|Ofsted Inspection Rating||Good|
|Inspection Date||02 October 2019|
|Address||Cecil Road, Hounslow, TW3 1AX|
|Religious Character||Does Not Apply|
|Number of Pupils||744 (52% boys 48% girls)|
|Number of Pupils per Teacher||15.3|
|Academy Sponsor||Academies Enterprise Trust (Aet)|
|Percentage Free School Meals||24%|
|Percentage English is Not First Language||72.7%|
|Pupils with SEN Support||14.2%|
|Catchment Area Information Available||Yes, our catchment area data is FREE|
|Last Distance Offered Information Available||No|
What is it like to attend this school?
Teachers’ high expectations help pupils to achieve well. Pupils feel cared for and valued. Conversations between staff and pupils show mutual respect. This is the case in lessons and more generally around the school. In class, pupils settle down to work quickly. Teachers are able to teach, and pupils learn the knowledge and skills they need to achieve well.
Pupils enjoy many experiences that build their confidence and resilience. They take part in sports clubs, bushcraft camp, and theatre and museum trips. Aspirations are high. From Year 7, pupils’ visits to universities help inform future career choices.
Leaders want pupils to leave school with knowledge in a wide range of subjects, and to show kindness and respect for others. Pupils are well-mannered. They are keen to discuss and debate their ideas. They demonstrate respect for each other’s points of view.
Pupils feel safe at school. They know who to speak with if they have any concerns. They trust adults to sort out any problems should they occur, including with rare instances of bullying.
What does the school do well and what does it need to do better?
The headteacher, leadership team, governors and staff are ambitious for pupils to achieve as highly as possible. Leaders have thought about what pupils should learn term by term to achieve high standards. As a result, pupils receive a good and improving quality of education.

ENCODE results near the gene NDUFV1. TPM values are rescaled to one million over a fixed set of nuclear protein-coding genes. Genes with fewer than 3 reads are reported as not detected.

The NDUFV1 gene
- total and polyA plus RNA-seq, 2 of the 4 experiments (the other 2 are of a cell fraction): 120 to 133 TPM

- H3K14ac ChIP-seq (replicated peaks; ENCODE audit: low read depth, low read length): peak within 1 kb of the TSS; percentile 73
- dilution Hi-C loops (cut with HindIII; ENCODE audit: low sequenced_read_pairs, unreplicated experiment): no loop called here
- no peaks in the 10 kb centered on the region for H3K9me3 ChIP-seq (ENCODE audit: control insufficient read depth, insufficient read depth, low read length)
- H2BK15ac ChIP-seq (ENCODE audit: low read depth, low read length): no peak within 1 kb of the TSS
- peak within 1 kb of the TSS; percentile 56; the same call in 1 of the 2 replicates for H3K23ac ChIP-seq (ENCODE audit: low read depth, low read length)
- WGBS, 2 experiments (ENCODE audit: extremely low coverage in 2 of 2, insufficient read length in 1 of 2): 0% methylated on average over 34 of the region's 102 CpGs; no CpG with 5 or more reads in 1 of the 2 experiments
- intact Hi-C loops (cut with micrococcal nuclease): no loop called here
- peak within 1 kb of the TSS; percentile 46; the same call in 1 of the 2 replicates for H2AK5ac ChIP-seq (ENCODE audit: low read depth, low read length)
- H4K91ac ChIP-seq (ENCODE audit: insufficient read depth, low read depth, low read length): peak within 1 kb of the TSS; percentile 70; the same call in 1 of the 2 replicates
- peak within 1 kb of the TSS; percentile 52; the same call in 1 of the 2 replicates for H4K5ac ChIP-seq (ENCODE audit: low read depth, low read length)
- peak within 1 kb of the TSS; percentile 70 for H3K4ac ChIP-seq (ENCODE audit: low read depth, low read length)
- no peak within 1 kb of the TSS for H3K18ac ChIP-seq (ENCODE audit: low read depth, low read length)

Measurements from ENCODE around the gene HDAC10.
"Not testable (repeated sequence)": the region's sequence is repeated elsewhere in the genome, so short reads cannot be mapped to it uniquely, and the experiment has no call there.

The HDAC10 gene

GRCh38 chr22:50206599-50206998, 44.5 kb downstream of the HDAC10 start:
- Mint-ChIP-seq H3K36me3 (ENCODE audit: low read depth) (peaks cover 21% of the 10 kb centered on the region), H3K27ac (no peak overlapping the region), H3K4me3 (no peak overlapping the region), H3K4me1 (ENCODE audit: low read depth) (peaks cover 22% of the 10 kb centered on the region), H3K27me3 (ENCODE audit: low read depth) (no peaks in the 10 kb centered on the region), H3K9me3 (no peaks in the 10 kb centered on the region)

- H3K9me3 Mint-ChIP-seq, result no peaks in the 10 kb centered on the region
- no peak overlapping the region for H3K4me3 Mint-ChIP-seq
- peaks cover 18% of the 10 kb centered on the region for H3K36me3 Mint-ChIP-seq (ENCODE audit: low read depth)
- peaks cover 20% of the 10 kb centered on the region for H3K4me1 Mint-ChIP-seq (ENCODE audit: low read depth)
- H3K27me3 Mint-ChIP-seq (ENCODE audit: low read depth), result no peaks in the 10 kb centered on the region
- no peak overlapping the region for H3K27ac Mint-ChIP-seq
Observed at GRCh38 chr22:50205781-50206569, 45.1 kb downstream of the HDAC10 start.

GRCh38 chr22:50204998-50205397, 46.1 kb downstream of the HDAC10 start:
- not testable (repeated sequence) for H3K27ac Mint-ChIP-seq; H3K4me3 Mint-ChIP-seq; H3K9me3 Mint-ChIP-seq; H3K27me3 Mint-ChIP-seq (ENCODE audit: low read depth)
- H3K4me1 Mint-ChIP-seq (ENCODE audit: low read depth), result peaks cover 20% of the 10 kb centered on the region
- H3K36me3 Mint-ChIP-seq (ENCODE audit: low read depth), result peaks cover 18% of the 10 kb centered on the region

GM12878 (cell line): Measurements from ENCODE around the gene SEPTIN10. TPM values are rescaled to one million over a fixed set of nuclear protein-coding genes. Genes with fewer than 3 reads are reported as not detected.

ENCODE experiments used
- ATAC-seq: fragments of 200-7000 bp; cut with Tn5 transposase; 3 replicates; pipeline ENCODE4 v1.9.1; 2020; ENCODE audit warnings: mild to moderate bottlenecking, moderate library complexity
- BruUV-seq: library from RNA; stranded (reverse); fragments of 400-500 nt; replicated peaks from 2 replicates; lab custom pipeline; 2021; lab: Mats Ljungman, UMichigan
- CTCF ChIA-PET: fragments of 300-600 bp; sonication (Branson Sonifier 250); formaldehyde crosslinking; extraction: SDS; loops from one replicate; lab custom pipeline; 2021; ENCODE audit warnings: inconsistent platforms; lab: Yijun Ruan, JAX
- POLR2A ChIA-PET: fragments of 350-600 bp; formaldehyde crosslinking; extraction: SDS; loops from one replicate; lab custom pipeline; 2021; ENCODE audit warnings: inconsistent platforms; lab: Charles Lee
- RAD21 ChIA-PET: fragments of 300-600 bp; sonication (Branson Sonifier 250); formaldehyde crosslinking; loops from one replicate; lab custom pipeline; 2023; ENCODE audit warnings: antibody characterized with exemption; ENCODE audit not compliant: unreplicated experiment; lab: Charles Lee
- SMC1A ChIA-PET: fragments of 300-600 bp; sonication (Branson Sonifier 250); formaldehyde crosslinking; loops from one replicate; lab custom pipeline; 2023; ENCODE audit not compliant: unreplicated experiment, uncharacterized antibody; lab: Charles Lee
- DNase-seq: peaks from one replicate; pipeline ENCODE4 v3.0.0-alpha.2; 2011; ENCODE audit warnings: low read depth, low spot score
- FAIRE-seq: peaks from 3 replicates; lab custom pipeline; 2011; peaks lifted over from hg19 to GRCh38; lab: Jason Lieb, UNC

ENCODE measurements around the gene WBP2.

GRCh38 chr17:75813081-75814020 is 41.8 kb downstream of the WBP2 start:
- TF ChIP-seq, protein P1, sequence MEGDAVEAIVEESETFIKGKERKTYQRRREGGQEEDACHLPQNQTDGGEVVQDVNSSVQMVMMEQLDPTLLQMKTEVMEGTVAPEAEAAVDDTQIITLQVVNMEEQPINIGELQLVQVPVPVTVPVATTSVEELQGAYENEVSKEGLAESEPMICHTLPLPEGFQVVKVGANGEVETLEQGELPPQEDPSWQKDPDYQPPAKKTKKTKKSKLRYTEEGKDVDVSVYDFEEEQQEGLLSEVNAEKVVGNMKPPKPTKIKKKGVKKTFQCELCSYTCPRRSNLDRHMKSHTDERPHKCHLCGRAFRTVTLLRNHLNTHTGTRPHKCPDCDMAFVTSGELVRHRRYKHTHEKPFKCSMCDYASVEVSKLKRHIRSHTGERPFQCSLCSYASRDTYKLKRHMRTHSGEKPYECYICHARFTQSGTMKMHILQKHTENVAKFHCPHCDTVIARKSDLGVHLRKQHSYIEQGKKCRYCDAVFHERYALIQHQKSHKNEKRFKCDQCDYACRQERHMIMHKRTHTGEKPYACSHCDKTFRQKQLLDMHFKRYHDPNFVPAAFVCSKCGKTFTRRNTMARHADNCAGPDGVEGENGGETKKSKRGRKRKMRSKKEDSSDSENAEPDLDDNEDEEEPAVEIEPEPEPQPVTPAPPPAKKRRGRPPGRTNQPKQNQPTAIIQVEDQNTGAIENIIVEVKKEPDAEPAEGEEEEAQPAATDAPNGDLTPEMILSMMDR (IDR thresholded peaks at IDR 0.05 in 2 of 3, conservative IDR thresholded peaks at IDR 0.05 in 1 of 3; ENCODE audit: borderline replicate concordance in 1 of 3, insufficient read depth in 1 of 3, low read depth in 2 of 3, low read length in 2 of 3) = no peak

Leaders ensure that all pupils learn the essential knowledge set out in the national curriculum. This includes pupils with special educational needs and/or disabilities (SEND). Subject plans are well structured. Teachers know what to teach and in what order. For example, in Year 9 mathematics, pupils first build up their knowledge of basic powers and are then able to understand the rules of indices. While computing is not currently taught as a discrete subject in Years 7 to 9, plans are well advanced for this to be included from September 2020.
Pupils who start in Year 7 with weak literacy and numeracy skills are quickly identified and given effective support to catch up. Pupils’ reading skills are further developed through structured reading time at the start of the day. Although well structured and leading to good achievement, the English curriculum in Years 7 to 9 is not as ambitious as it is in mathematics. The texts that pupils study are not as routinely well selected to provide the highest challenge. Similarly, not all pupils in Years 10 and 11 enjoy reading beyond the books they study in class. This holds them back from developing vocabulary and comprehension skills of the highest order.